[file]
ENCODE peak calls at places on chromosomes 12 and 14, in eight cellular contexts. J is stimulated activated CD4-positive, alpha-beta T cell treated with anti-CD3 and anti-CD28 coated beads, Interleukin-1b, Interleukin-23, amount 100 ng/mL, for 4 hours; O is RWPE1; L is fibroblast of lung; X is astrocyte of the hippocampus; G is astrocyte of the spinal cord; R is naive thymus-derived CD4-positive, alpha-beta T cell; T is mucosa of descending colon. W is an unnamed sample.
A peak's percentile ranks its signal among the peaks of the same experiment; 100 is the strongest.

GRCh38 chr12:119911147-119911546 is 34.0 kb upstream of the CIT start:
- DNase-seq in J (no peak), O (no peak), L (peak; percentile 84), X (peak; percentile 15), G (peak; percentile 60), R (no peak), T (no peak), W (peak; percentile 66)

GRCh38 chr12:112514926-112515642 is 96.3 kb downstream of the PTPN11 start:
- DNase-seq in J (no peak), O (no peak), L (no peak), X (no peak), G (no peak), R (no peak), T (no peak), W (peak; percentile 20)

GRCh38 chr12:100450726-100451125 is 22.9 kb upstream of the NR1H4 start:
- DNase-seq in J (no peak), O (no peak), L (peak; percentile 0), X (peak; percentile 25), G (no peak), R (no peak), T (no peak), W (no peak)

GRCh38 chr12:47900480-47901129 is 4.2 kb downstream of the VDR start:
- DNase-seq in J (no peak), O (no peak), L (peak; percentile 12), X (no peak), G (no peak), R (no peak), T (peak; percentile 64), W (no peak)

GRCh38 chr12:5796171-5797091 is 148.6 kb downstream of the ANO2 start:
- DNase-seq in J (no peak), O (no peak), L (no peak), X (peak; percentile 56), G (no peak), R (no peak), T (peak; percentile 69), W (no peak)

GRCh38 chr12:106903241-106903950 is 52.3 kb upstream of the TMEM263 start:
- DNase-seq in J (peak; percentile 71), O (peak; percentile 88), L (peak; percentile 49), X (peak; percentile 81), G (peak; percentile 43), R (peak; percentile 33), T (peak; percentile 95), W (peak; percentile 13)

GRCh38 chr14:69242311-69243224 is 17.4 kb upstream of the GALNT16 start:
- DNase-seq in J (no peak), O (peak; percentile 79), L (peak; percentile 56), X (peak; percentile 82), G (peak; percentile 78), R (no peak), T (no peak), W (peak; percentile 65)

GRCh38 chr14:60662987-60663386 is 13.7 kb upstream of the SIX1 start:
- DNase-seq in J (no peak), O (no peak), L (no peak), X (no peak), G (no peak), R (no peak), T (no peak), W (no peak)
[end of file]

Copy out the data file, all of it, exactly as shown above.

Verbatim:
ENCODE peak calls at places on chromosomes 12 and 14, in eight cellular contexts. J is stimulated activated CD4-positive, alpha-beta T cell treated with anti-CD3 and anti-CD28 coated beads, Interleukin-1b, Interleukin-23, amount 100 ng/mL, for 4 hours; O is RWPE1; L is fibroblast of lung; X is astrocyte of the hippocampus; G is astrocyte of the spinal cord; R is naive thymus-derived CD4-positive, alpha-beta T cell; T is mucosa of descending colon. W is an unnamed sample.
A peak's percentile ranks its signal among the peaks of the same experiment; 100 is the strongest.

GRCh38 chr12:119911147-119911546 is 34.0 kb upstream of the CIT start:
- DNase-seq in J (no peak), O (no peak), L (peak; percentile 84), X (peak; percentile 15), G (peak; percentile 60), R (no peak), T (no peak), W (peak; percentile 66)

GRCh38 chr12:112514926-112515642 is 96.3 kb downstream of the PTPN11 start:
- DNase-seq in J (no peak), O (no peak), L (no peak), X (no peak), G (no peak), R (no peak), T (no peak), W (peak; percentile 20)

GRCh38 chr12:100450726-100451125 is 22.9 kb upstream of the NR1H4 start:
- DNase-seq in J (no peak), O (no peak), L (peak; percentile 0), X (peak; percentile 25), G (no peak), R (no peak), T (no peak), W (no peak)

GRCh38 chr12:47900480-47901129 is 4.2 kb downstream of the VDR start:
- DNase-seq in J (no peak), O (no peak), L (peak; percentile 12), X (no peak), G (no peak), R (no peak), T (peak; percentile 64), W (no peak)

GRCh38 chr12:5796171-5797091 is 148.6 kb downstream of the ANO2 start:
- DNase-seq in J (no peak), O (no peak), L (no peak), X (peak; percentile 56), G (no peak), R (no peak), T (peak; percentile 69), W (no peak)

GRCh38 chr12:106903241-106903950 is 52.3 kb upstream of the TMEM263 start:
- DNase-seq in J (peak; percentile 71), O (peak; percentile 88), L (peak; percentile 49), X (peak; percentile 81), G (peak; percentile 43), R (peak; percentile 33), T (peak; percentile 95), W (peak; percentile 13)

GRCh38 chr14:69242311-69243224 is 17.4 kb upstream of the GALNT16 start:
- DNase-seq in J (no peak), O (peak; percentile 79), L (peak; percentile 56), X (peak; percentile 82), G (peak; percentile 78), R (no peak), T (no peak), W (peak; percentile 65)

GRCh38 chr14:60662987-60663386 is 13.7 kb upstream of the SIX1 start:
- DNase-seq in J (no peak), O (no peak), L (no peak), X (no peak), G (no peak), R (no peak), T (no peak), W (no peak)